Walz Statement on Partisan Farm Bill
WASHINGTON, D.C. – Today, U.S. Representative Tim Walz (MN-01) released the following statement after voting against the partisan Agriculture and Nutrition Act of 2018 (H.R. 2) before the House Committee on Agriculture:
“I represent the ninth largest agricultural-producing district in the nation. I came to Congress in part to help write Farm Bills. I came to Congress to try and get policy right. I came to work together with my colleagues on both sides of the aisle. What Republicans did today – namely, bringing an ideological bill up for consideration that lacked bipartisan support, failed to go through the regular committee process, and abandoned our farmers, consumers, veterans and children in the process – is not how this committee has normally functioned. It is not how this committee is supposed to function. It is not how a democracy is supposed to function.
“Instead of supporting farmers’ conservation efforts by enhancing programs like the Conservation Stewardship Program (CSP) and the Environmental Quality Incentives Program (EQIP) as my SOIL Stewardship Act would do, Republicans voted to cut working lands programs and eliminate CSP. Instead of investing in our small town businesses and rural communities, Republicans voted to eliminate the Rural Energy for America Program (REAP). Instead of doing all they can to help facilitate the transfer of skills, knowledge and land between current and future generations of producers as my Beginning Farmer and Rancher Opportunity Act would do, Republicans failed to scale up and permanently reauthorize the Beginning Farmer and Rancher Development Program. Perhaps most indefensibly, instead of strengthening and making commonsense improvements to the Supplemental Nutrition Assistance Program (SNAP) – the most effective anti-hunger program in U.S. history and a source of economic vitality in southern Minnesota – Republicans voted to risk creating barriers to access for veterans and children who rely on the program, which helps keep 16,000 veterans from going to bed hungry in Minnesota alone.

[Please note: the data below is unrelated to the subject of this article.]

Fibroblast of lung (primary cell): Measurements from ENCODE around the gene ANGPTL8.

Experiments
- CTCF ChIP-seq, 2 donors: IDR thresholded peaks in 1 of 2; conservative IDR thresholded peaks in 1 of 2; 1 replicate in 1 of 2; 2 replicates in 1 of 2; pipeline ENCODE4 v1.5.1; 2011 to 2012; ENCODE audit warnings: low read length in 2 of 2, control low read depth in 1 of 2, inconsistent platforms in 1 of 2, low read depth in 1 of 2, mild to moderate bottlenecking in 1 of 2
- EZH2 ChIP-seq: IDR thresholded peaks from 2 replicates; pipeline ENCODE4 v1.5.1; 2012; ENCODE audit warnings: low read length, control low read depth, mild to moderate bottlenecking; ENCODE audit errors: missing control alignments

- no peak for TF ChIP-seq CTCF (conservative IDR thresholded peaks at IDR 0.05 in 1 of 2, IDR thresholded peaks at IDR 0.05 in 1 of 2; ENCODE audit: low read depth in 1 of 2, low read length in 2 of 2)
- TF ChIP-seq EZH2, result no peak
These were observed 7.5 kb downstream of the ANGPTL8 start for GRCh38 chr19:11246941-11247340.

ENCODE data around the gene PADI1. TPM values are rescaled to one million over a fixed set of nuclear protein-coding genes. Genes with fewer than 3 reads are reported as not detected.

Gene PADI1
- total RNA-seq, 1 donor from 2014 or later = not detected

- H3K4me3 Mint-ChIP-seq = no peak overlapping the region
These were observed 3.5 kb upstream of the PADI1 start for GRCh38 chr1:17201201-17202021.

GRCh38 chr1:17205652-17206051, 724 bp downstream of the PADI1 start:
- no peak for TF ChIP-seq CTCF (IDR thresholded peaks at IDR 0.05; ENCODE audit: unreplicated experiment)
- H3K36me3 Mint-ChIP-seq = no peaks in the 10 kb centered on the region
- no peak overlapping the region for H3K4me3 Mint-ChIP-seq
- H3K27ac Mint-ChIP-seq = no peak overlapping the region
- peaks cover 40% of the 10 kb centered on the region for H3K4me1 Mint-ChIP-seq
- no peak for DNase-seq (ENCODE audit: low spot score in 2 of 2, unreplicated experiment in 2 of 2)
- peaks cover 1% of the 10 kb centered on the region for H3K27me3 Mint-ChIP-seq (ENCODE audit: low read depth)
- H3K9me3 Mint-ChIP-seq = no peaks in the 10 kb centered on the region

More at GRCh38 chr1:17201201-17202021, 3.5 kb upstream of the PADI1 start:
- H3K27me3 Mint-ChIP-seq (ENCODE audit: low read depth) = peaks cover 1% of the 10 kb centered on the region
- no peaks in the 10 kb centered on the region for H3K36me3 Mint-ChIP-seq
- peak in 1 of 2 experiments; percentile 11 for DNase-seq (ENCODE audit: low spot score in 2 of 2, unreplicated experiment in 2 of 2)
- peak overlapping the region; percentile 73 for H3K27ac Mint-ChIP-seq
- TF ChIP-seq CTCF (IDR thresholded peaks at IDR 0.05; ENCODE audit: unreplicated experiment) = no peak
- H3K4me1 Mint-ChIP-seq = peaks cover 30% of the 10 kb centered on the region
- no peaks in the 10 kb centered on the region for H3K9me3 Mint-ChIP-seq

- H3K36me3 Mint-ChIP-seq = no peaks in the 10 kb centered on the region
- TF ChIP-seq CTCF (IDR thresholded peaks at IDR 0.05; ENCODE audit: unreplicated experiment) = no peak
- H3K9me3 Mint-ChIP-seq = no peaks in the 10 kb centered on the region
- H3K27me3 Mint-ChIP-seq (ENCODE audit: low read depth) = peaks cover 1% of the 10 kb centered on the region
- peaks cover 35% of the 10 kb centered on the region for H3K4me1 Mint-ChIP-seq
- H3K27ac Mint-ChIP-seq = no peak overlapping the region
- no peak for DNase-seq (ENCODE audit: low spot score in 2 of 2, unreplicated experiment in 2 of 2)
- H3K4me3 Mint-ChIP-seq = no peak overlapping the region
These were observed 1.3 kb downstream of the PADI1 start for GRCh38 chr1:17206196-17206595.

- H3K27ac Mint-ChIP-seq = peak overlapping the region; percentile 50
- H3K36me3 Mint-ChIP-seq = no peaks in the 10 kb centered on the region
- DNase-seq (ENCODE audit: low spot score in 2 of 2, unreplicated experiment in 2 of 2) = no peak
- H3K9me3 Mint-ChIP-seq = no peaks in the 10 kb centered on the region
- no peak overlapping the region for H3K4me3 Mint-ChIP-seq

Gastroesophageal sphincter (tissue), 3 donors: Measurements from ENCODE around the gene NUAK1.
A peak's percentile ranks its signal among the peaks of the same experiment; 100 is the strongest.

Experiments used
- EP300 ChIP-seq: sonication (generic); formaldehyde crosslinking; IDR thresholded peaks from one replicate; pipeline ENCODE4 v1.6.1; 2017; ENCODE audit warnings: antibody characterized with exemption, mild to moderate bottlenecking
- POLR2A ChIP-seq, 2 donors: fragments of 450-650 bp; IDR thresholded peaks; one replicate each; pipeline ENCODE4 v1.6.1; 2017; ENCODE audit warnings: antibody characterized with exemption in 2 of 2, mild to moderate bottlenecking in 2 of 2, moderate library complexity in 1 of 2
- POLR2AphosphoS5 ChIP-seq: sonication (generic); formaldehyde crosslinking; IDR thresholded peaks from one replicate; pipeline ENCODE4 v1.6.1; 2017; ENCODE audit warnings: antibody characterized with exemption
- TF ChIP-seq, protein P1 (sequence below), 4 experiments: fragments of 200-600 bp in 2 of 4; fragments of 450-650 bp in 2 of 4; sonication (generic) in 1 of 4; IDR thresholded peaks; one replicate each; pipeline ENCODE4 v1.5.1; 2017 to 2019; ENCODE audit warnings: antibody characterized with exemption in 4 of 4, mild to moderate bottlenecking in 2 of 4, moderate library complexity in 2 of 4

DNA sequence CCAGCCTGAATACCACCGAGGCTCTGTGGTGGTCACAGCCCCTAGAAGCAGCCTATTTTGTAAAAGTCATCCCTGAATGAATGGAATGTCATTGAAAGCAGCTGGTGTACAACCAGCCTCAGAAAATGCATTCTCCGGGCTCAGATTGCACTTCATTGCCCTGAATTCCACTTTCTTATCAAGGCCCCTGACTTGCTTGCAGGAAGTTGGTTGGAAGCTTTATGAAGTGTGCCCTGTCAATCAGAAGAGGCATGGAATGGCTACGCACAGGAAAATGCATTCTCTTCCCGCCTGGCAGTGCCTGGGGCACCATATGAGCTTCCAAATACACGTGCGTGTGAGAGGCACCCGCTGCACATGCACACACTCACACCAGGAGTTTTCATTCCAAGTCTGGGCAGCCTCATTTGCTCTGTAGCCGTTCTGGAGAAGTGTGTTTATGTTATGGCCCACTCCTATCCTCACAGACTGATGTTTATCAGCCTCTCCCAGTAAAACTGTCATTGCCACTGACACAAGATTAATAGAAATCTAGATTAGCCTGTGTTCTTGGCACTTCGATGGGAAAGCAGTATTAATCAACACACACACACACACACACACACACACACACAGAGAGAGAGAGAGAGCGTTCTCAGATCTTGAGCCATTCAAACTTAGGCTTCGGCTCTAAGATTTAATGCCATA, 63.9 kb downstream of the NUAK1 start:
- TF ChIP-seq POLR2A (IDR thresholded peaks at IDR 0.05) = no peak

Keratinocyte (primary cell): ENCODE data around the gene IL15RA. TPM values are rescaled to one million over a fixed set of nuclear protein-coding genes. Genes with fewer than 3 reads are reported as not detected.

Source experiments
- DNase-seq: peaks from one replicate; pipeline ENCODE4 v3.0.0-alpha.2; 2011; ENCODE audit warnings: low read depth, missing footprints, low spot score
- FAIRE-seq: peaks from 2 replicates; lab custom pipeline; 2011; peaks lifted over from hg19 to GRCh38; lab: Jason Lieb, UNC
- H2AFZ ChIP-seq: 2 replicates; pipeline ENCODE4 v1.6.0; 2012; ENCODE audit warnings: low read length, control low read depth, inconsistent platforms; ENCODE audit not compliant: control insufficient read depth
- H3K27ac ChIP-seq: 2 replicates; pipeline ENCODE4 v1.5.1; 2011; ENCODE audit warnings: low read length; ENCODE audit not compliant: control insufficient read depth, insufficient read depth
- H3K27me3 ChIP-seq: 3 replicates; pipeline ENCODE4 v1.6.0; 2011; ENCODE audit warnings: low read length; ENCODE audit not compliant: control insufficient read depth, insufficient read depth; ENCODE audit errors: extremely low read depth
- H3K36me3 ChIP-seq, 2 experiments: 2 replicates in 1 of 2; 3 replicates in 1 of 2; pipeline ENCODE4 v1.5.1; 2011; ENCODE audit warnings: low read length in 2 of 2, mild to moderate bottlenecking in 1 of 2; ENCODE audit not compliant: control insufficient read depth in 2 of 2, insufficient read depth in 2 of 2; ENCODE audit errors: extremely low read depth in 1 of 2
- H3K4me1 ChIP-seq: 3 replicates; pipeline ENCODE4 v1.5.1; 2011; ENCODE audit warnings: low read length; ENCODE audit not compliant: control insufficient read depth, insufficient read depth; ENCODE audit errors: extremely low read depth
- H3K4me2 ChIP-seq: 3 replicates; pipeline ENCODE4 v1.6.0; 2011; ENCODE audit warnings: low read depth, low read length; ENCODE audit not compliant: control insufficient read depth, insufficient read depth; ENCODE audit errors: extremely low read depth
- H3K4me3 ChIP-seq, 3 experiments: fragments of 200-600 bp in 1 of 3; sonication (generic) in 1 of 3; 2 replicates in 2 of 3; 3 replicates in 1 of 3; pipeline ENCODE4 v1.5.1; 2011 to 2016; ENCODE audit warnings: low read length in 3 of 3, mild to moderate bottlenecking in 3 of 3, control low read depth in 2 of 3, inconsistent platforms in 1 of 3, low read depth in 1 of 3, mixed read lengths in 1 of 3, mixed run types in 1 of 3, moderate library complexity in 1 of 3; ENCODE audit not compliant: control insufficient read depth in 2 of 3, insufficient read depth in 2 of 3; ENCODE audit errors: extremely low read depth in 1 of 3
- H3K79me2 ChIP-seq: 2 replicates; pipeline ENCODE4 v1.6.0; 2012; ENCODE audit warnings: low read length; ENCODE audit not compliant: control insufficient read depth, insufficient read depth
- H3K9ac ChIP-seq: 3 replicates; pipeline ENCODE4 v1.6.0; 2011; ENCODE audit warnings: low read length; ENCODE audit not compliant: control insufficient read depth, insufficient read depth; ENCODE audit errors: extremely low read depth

“This committee used to set an example for how things are supposed to be done in Washington. Today, Republicans chose to follow the lead of Speaker Ryan and steamrolled the bipartisan process we once championed. Still, I believe this committee has the capacity to change how things are done in Washington, but if Republicans don’t set aside their ideological differences, reject the outside influence of powerful political donors, and work together with Democrats on areas where we agree, it will do nothing more than propel the toxic culture in Congress.
“Folks back home in the First District are fed up with the hyper-partisanship in D.C. What they want is for us to work together to get things done, and I’ve tried to live up to this reasonable expectation every single day. At such a critical time in our democracy, I ask Chairman Conaway and the rest of my Republican colleagues on the House Committee on Agriculture to consider this as we move forward: if we don’t fix the problem of partisanship plaguing Washington, who will?”